Magnetism creates the current. Two sets of magnets are found in the system of a stator. One is stationary and one is on the flywheel. When the magnets on the flywheel rotate around the magnets on the stator, it generates that current which is then delivered to the battery to sustain it’s voltage.

Batteries aren’t able to store AC current. The battery cannot store AC current. Before power is provided to it, it must pass through a regulator/rectifier. The rectifier converts AC to DC (or direct curent). In the meantime, the regulator ensures the right amount of voltage is delivered to the battery and doesn’t overbear it.

Regulator/rectifier is a part of the alternator system. It is often located in a different location than the stator on motorcycles. It’s commonly located somewhere in the air stream so it can be naturally cooled while it works it’s magic. The length, winding, and size of the copper wire that is coiled around the spokes all depends on the motorcycle and the amount of power it needs to keep it’s electrical components functioning.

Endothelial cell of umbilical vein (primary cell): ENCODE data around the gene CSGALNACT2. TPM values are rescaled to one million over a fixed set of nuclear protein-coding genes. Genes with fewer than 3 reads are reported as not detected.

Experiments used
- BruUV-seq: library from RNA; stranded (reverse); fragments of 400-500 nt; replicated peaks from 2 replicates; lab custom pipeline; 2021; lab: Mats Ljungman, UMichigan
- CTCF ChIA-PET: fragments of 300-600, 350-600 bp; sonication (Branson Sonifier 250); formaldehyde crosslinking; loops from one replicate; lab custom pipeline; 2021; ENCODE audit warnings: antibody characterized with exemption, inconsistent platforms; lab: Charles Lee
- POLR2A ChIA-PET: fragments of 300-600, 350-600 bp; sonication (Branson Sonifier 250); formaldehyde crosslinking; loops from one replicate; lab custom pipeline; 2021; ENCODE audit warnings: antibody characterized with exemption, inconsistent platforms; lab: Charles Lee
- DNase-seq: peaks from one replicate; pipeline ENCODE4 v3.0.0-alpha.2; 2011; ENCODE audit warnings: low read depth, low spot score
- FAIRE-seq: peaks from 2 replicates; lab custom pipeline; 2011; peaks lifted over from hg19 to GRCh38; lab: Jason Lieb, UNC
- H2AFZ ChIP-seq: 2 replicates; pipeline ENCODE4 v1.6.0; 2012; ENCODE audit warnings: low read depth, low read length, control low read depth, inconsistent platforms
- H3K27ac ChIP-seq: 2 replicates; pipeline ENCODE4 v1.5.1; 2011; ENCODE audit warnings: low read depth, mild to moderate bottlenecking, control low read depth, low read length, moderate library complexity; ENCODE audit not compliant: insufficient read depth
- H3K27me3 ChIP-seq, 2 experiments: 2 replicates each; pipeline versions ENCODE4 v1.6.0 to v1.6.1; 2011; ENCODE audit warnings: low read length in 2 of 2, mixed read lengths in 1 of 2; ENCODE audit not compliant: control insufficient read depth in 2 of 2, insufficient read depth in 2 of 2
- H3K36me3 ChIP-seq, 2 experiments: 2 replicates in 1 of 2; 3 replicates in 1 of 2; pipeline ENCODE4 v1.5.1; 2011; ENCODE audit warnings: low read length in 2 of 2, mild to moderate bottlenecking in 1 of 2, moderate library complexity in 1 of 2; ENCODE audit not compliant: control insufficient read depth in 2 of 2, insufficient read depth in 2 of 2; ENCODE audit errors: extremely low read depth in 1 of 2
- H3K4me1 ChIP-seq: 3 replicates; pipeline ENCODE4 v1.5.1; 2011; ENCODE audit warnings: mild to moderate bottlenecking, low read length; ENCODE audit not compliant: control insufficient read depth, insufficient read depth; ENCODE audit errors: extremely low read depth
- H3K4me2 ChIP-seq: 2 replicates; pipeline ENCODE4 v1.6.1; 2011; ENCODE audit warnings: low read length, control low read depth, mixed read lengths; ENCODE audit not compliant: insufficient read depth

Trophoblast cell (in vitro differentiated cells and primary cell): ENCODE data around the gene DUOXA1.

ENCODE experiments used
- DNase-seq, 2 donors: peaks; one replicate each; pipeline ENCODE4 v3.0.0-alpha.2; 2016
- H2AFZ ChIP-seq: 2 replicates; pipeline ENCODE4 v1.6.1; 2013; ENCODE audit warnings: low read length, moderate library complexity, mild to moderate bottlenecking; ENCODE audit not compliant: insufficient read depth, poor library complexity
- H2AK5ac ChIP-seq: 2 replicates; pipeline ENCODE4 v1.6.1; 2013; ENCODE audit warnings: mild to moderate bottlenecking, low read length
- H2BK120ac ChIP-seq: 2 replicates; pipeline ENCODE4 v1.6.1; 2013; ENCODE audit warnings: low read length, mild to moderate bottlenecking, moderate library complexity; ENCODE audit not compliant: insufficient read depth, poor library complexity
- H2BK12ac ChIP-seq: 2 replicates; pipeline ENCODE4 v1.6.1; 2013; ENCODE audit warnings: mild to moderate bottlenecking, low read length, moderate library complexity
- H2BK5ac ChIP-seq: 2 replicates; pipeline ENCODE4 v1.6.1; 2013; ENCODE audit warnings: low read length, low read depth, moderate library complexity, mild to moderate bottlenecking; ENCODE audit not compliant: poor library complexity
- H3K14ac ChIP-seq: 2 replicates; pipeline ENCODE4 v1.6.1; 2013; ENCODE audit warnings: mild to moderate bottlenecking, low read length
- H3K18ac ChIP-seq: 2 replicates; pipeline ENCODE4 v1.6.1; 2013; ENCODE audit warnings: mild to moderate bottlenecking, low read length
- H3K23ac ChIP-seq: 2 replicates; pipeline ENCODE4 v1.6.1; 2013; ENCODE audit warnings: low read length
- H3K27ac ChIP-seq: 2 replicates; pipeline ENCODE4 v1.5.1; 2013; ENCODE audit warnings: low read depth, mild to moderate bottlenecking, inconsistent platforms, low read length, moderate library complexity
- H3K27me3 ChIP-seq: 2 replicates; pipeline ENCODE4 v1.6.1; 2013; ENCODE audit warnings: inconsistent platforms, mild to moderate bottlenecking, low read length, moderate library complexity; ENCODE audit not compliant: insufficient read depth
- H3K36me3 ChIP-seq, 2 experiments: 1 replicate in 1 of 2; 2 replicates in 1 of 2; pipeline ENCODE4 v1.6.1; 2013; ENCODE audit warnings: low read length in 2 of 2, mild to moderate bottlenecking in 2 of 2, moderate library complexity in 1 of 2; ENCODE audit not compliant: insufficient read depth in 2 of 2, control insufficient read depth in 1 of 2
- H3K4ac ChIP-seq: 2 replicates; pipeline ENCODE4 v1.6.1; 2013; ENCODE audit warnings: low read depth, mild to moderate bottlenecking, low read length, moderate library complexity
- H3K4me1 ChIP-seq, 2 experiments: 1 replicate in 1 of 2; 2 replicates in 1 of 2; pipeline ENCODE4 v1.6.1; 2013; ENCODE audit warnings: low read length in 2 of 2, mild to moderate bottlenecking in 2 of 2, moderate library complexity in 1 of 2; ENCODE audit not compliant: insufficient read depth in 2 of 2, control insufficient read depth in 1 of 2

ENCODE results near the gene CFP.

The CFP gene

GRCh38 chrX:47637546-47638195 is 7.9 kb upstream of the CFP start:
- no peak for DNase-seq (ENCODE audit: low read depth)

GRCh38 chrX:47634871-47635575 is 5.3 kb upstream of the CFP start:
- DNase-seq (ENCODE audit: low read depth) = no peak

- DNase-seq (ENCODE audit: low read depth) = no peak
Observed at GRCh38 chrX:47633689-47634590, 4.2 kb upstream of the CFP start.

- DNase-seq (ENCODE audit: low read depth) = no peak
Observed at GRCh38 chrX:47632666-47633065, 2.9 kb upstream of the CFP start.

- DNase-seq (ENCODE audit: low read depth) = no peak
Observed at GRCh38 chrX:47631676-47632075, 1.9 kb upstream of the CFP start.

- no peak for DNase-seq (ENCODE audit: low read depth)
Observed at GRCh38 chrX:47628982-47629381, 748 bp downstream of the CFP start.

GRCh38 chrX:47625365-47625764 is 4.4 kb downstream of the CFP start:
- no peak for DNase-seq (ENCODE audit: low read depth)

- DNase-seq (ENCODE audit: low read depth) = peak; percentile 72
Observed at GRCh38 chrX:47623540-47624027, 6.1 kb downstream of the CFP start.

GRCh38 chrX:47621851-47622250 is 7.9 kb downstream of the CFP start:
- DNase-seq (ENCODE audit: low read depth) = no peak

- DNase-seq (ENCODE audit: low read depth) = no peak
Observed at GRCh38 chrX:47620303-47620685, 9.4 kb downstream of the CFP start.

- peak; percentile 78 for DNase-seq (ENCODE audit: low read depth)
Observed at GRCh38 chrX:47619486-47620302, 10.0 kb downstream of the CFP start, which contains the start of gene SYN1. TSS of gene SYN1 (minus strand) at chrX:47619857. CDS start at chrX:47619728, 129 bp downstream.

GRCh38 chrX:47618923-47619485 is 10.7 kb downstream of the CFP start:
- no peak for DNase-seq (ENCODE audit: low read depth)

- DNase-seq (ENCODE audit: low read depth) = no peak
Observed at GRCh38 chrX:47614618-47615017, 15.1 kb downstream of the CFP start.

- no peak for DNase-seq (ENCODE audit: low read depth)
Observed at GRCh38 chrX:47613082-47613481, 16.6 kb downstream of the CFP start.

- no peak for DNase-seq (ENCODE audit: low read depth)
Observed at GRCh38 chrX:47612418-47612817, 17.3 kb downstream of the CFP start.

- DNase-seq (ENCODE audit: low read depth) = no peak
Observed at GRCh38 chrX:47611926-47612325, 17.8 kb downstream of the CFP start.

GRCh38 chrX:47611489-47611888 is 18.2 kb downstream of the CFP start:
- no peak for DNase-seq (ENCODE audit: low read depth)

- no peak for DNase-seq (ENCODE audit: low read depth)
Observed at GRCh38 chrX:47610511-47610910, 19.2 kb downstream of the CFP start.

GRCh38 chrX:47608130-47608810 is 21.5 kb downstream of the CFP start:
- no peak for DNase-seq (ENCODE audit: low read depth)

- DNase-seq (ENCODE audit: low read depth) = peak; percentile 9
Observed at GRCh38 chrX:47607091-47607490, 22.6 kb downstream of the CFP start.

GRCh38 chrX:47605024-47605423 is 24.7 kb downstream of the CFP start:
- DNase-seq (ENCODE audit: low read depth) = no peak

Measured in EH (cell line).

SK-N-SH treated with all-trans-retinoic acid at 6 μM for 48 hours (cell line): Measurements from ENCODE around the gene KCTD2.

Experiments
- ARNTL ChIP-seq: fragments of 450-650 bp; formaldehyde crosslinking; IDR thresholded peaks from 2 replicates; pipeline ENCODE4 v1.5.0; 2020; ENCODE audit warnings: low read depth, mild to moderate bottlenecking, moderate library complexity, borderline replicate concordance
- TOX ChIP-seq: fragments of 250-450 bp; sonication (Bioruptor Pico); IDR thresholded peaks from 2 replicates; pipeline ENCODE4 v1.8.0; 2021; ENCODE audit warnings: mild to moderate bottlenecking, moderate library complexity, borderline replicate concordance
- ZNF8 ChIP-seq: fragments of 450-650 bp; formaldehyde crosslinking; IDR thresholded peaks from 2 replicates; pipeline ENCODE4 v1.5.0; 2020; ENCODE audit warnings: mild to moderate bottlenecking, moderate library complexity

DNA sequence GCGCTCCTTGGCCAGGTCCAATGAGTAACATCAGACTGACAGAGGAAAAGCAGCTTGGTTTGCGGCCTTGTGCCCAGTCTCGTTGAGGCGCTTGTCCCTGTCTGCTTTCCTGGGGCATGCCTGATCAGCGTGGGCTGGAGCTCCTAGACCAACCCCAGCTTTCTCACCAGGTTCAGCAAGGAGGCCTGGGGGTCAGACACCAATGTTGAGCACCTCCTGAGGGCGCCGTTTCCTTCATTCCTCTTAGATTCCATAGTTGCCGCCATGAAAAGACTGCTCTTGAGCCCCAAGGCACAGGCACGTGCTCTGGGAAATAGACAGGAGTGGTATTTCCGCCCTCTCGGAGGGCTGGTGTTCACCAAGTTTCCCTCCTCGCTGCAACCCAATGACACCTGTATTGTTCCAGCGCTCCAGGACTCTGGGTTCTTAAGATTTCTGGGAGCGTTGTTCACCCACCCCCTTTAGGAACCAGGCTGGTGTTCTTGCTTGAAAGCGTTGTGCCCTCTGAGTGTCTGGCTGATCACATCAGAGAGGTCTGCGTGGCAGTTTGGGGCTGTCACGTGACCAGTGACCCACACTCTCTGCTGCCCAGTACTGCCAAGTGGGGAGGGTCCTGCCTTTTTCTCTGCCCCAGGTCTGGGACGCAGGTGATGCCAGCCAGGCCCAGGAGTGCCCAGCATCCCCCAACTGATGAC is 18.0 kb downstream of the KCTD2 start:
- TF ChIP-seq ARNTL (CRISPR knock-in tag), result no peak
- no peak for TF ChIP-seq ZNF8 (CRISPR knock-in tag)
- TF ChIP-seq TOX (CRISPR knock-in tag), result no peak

A battery is not enough to power a motorcycle. If it did, it would quickly drain the battery and you would need to recharge your battery often. Otherwise, you’d likely end up stuck in the middle nowhere with a dead motorbike.

The battery’s functioning is maintained by the stator mechanism. The engine’s mechanisms, which are connected to the flywheel, will turn the motorcycle once it is on.

The kinetic energy (or the power of motion) from the motorcycle engine crankshaft gets the mechanism of the stator to start working, rotating, and generating the current to deliver back to the battery and restore it’s charge. Essentially, the motorcycle is able to recharge itself once it’s on.

These Types of Alternators Are Why Motorcycles Have Them

Although it is an easy mechanism, the alternator system plays a crucial role in keeping a vehicle running. The stator (alternator system) in a motorcycle is different to what other vehicles use. Many wonder why it’s different if it’s such a simple process.

If you’ve ever seen an alternator from a car, you’ll see that they’re bulky and take up a bit of room. Because motorcycles are simpler than cars, they require fewer complex parts. That’s why a motorcycle uses the system of a stator instead of a whole regular alternator. There simply isn’t the room to fit a large part like that on a motorcycle.